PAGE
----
In the decades following the Second World War, the American family assumed an unprecedented cultural and political importance in the life of the nation. Happy families were everywhere: beaming enthusiastically from magazine advertisements and indulging in wholesome hijinks on ubiquitous post-war sitcoms. However, while the typical post-war family may conjure up images of white picket fences, exuberant children playing on green lawns, and pies cooling on windowsills, a sinister reimagining of American domesticity emerged in the pages of pulp novels and popular magazines.
CFP: Quaring Childhood
south: a scholarly journal invites submissions for “Quaring Childhood,” a special issue guest edited by Katherine Henninger, to be published in Spring 2019. This issue brings several fields that have developed substantially in the past two decades—childhood studies, critical race studies, queer theory, and new southern studies—into dialogue.
Size Does Matter: Plus-Sized Heroines in Young Adult Fiction
Special issue on children’s literature originally published in a language other than English
Academic Articles, ca. 4000 words
Bookbird is inviting submissions in all categories (academic articles; letters; postcards; children and their books; authors and their books). Full papers should be submitted to the editors, Petros Panaou (email@example.com) and Janelle Mathis (firstname.lastname@example.org) by October 1, 2018. For further information, please visit the Bookbird website at http://www.ibby.org/bookbird.
Negotiating Agency, Voice and Identity through Literature
Bookbird seeks contributions for a themed issue on agency, voice and identity. In a fast-changing world, where power is becoming more and more oppressive and undemocratic, agency, voice and identity are the very life elements that can sustain us. Our sense of agency—our ability to assert our identity, exert our voice and make a difference in the world—is closely related to our drive to live, act and hope. Citizens who contribute to, and receive from, their local and global communities, strive to have a voice in issues that matter and to be part of decision-making processes that are of importance. Such empowerment comes from developing a strong sense of identity.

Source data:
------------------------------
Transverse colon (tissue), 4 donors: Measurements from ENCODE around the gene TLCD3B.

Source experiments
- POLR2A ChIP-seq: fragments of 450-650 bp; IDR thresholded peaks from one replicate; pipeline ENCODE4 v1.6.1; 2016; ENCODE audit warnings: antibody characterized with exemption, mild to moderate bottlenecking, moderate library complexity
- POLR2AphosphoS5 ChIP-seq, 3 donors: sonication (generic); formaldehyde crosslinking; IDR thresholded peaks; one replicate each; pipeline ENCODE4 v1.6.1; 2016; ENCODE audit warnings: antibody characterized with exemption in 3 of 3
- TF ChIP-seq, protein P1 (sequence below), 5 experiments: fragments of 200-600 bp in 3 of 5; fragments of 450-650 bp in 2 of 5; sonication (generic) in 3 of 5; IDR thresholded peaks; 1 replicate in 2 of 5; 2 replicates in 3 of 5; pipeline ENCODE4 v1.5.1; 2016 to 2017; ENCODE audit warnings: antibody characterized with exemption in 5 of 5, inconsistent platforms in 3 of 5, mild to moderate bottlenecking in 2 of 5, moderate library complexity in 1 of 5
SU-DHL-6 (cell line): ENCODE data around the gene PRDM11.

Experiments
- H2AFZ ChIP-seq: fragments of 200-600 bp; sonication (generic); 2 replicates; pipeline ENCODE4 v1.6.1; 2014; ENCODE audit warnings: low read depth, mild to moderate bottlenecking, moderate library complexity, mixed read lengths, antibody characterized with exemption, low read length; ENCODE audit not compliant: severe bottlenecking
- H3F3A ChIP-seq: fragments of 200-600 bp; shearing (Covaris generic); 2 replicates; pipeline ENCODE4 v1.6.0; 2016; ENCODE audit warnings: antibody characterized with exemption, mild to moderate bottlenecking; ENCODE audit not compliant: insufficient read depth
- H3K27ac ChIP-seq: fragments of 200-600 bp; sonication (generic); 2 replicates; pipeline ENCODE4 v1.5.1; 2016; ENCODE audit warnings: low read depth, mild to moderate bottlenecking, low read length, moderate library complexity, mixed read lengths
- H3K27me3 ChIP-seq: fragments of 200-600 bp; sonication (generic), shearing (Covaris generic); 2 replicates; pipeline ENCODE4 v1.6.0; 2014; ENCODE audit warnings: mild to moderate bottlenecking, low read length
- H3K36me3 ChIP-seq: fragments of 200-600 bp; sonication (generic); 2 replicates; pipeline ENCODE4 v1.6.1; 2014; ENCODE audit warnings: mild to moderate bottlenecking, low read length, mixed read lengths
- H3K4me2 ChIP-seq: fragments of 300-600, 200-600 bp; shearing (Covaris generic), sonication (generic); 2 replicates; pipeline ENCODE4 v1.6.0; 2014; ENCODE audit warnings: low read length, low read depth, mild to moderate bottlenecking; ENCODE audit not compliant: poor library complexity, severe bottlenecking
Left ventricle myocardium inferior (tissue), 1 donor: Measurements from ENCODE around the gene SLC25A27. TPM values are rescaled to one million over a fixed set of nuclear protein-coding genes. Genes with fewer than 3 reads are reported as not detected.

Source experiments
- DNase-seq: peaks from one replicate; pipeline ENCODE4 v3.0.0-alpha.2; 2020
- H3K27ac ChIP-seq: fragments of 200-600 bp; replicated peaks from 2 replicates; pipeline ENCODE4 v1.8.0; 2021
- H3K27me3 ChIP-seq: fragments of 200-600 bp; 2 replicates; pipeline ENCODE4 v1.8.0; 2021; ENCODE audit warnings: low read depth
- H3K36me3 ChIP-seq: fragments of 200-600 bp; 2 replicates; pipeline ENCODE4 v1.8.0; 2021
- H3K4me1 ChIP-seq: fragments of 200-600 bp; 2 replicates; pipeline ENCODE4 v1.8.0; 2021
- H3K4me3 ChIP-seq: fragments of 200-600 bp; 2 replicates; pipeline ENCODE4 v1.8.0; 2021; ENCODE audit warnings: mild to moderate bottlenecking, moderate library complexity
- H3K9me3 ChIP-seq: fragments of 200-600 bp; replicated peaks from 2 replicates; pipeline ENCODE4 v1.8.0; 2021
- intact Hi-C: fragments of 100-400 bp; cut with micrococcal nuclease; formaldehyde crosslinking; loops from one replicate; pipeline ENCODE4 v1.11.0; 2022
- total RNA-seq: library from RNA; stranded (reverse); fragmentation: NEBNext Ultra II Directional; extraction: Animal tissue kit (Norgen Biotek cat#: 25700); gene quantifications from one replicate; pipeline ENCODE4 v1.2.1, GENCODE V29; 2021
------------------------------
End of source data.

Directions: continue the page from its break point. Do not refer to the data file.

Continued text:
2019 will be the 80th Anniversary of MGM’s The Wizard of Oz, and SCMS will be meeting in Seattle—the Emerald City!
I would like to propose a panel on The Wizard of Oz. I am open to receiving proposals on the 1939 film, other film adaptations of Oz, or the presence of Oz in American and global culture.
Please email paper proposals, including a title, abstract (200-300 words), and a short bio to Ryan Bunch (email@example.com) by August 15.
From a lost silent film to Japanese animation, LMM Montgomery’s Anne Shirley is one of the most enduring fictional characters, finding life on the shelves and screens of each generation since the novel Anne of Green Gables was first published in 1908. The release of Netflix’s new adaptation, released internationally as Anne With An E, prompted a range of responses from generations who had grown up with the books and the iconic Kevin Sullivan/CBC mini-series from the 1980s. This new Anne was darker and edgier, her fragility rawer than before – but was she ‘our Anne-girl’?
Call for Chapter Proposals
Working Title: Canonical Young Adult Literature: Criticism & Critique
Proposal Submission Deadline: November 1, 2018
Proposal Decisions: December 22, 2018
South Atlantic Modern Association (SAMLA) Conference
Friday November 2 to Sunday November 4, 2018 in Sheraton Birmingham, Birmingham, Alabama.